Mind-Boggling: The Numbers Behind Ruzzle’s Rise (And Fall?)
It may not have a well-known developer or publisher behind it, but Ruzzle has become one of the first big mobile gaming hits of the year.
The Boggle-inspired game, available for iOS and Android, is the first self-published title from Swedish studio MAG Interactive. The numbers behind its growth are seriously impressive, but data obtained by AllThingsD suggests that, like last year’s mobile sensation, Draw Something, its popularity may have already peaked.
For the uninitiated, the game works like this: Two competing players each have three minutes to swipe their fingers across a square grid of letters, finding as many words as they can and scoring points in the process. Each game is divided into three rounds, and each round ends with the ominous, perfectly calculated sound of a tick-tick-ticking 10-second countdown.
First, the good numbers: Ruzzle product manager Daniel Hasselberg said more than 100 million rounds (so, more than 33.3 million games) are played every day. With 28 million active users in January, the game has topped the iOS App Store charts in 30 countries.
Ruzzle players have spent, in aggregate, more than 10,000 years playing the game, Hasselberg added.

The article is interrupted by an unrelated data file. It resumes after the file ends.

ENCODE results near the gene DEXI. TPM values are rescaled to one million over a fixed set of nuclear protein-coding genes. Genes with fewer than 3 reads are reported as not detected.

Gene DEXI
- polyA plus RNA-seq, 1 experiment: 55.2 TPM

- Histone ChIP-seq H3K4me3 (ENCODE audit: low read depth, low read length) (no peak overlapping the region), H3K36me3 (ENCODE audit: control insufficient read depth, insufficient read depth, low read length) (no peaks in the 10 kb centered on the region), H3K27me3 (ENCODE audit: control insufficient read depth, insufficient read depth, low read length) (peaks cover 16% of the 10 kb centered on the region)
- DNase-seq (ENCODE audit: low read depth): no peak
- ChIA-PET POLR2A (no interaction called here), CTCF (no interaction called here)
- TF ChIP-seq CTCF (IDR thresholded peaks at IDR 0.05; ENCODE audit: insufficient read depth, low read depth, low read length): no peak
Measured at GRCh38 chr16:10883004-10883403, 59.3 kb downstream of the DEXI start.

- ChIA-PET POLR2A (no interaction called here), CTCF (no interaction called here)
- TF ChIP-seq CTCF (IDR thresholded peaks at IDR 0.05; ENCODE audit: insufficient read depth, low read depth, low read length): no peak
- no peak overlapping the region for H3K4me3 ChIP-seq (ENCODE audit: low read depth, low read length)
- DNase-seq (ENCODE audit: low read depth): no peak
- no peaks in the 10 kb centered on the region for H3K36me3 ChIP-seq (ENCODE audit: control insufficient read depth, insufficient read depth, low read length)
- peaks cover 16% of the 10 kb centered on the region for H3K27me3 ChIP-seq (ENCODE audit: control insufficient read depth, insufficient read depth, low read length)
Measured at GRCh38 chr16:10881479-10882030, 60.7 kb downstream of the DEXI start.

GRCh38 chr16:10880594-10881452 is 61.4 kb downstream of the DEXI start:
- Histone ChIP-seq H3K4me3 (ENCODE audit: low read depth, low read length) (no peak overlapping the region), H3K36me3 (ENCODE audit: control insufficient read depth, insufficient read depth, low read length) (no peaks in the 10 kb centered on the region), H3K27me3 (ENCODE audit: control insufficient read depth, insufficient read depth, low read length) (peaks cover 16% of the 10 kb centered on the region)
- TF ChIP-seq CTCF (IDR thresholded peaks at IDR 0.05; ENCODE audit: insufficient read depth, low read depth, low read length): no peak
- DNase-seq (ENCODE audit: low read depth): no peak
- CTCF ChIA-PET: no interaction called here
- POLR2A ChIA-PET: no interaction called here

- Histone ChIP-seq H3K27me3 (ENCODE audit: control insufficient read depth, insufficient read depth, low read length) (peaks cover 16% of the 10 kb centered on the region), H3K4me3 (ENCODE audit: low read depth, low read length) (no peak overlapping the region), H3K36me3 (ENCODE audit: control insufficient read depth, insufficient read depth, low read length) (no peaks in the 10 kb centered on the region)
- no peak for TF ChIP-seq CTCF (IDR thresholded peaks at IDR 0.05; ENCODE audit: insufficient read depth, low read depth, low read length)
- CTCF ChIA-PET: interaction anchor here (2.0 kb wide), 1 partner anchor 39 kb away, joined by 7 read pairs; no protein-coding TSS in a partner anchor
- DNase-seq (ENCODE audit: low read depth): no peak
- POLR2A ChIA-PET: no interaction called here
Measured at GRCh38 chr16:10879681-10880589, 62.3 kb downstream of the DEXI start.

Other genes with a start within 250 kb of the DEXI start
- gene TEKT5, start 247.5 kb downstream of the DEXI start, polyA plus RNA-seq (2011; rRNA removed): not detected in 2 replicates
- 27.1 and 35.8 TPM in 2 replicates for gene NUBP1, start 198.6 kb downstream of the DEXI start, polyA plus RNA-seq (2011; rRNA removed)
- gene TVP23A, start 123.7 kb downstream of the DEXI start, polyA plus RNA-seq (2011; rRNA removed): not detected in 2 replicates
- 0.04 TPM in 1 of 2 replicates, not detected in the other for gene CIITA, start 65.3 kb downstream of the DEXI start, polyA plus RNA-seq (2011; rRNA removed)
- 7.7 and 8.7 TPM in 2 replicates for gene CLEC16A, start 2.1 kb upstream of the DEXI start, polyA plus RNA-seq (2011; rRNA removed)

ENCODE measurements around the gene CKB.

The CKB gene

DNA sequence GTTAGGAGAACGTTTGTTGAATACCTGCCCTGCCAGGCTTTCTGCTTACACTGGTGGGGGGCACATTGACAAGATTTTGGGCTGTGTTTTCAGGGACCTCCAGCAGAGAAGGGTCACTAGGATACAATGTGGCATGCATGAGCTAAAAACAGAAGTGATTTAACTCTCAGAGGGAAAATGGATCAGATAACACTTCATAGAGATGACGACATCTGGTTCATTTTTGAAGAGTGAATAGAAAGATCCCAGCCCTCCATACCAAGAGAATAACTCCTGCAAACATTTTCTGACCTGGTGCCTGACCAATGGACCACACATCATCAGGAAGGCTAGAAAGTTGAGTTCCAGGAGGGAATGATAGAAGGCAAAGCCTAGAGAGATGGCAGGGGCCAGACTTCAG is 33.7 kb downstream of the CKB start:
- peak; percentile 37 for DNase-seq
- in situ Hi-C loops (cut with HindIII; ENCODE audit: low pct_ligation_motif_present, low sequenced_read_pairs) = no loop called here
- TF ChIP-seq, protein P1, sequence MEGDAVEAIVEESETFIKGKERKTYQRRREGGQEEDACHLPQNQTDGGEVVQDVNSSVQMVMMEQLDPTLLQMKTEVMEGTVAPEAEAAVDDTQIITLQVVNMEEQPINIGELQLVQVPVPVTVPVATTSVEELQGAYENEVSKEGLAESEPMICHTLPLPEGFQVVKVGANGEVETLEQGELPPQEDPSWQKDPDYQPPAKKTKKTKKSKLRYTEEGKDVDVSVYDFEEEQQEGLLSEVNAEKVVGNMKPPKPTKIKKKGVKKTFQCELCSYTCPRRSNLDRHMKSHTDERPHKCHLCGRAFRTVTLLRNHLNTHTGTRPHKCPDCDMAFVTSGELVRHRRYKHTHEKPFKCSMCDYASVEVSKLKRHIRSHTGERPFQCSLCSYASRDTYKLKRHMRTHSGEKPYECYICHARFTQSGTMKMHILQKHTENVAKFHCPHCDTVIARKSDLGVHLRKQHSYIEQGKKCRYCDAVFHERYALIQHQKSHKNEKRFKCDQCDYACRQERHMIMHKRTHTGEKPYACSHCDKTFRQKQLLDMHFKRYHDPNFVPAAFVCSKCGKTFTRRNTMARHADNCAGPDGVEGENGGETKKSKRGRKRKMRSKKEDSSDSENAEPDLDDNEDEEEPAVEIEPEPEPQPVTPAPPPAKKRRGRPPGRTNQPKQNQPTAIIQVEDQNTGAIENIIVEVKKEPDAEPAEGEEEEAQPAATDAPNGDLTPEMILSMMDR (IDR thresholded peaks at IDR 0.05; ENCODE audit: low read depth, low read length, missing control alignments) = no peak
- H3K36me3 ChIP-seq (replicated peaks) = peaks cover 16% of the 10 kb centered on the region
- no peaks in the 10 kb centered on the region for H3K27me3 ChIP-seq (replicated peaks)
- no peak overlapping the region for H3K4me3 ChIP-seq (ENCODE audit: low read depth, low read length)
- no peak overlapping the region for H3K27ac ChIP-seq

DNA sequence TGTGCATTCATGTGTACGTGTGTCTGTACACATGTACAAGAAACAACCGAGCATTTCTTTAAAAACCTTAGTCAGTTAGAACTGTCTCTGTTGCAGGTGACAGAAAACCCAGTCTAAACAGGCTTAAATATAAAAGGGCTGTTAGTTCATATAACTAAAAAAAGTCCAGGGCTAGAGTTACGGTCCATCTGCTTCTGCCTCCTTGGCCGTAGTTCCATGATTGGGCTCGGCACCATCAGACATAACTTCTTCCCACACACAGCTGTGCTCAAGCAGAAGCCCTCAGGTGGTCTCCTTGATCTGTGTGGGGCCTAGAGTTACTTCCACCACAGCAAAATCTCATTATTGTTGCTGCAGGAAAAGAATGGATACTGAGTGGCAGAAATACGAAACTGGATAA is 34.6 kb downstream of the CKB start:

And according to mobile intelligence service Onavo — which uses anonymous user data from its popular data-compression app to estimate apps’ market share — 7.51 percent of all iPhones in the U.S. opened the game in January, up from 1.29 percent just one month before.
To put that in perspective: The original Angry Birds, which Onavo ranks as the most popular in the series, was opened by “only” 4 percent of American iPhone owners in the same month.
However, Onavo now says that those January numbers may have been the peak for users’ engagement with the app. Although it is still handily beating Zynga’s similar Boggle-esque title, Scramble With Friends, the number of Ruzzle’s daily active users has dropped consistently since the first week of February.
The second graph in the image below shows the trend. The purple line represents Ruzzle, and the gray line represents Scramble With Friends.
Of course, it’s still possible for the developers to turn that curve around, and Hasselberg promised new features for the iOS and Android versions of the game “over the next few months.”
But just two days after Ruzzle peaked, on February 5, MAG Interactive released a new game called QuizCross that’s already bringing in rave user reviews. Despite its youth, the company seems to understand the M.O. of mobile: Like Ruzzle’s ticking countdown, hits don’t last forever.